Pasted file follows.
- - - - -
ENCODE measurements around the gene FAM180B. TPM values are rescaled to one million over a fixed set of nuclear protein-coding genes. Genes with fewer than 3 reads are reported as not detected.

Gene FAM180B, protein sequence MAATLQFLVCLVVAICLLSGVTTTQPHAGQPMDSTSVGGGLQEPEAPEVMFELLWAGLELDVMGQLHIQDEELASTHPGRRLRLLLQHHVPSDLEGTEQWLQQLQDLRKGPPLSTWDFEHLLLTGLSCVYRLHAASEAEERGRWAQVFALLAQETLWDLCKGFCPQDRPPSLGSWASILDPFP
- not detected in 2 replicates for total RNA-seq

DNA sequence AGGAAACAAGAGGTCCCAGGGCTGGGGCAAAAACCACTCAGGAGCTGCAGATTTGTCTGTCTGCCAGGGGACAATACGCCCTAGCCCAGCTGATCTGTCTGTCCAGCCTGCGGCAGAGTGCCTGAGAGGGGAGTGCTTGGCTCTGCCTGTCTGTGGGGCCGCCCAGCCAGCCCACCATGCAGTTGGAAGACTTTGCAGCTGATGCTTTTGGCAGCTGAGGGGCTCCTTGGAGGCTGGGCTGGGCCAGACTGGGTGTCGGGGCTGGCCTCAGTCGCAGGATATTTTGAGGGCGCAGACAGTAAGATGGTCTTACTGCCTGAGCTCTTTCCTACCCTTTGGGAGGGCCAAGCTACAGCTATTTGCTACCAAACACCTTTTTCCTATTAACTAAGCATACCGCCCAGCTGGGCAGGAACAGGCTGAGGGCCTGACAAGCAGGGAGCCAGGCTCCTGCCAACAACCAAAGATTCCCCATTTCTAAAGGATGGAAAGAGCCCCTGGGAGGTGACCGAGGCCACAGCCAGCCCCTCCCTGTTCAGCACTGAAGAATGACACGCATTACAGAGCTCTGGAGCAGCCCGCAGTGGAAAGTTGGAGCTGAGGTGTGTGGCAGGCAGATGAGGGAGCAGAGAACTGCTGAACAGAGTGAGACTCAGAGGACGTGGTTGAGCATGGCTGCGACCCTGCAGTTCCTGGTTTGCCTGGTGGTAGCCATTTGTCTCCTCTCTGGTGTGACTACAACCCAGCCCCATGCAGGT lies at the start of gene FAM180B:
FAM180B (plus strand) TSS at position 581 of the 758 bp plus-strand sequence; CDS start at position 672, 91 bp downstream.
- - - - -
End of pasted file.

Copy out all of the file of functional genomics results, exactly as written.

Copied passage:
ENCODE measurements around the gene FAM180B. TPM values are rescaled to one million over a fixed set of nuclear protein-coding genes. Genes with fewer than 3 reads are reported as not detected.

Gene FAM180B, protein sequence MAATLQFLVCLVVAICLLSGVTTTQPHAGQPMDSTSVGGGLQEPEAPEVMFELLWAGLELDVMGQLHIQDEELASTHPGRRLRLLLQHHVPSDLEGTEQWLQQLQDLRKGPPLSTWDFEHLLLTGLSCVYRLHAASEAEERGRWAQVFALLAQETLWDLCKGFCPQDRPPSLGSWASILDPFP
- not detected in 2 replicates for total RNA-seq

DNA sequence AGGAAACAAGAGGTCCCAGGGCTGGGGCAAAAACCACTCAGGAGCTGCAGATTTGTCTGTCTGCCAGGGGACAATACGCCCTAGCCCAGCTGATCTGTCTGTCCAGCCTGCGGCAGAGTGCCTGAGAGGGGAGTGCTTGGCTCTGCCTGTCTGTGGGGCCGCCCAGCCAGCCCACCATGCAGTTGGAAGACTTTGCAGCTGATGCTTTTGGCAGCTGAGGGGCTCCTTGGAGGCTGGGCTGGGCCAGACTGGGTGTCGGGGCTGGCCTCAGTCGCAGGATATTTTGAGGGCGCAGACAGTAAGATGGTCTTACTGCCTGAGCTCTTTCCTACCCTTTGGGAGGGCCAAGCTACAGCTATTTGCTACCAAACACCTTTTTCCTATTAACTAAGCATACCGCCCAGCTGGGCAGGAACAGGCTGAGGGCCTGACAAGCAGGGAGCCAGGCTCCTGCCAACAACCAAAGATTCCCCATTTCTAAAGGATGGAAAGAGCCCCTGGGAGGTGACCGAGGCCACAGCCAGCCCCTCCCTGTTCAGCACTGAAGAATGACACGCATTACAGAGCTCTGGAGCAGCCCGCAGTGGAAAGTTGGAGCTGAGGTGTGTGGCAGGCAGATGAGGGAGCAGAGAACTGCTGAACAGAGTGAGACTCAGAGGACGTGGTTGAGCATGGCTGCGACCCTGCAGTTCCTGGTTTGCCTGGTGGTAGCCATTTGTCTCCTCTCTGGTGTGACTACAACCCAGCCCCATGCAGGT lies at the start of gene FAM180B:
FAM180B (plus strand) TSS at position 581 of the 758 bp plus-strand sequence; CDS start at position 672, 91 bp downstream.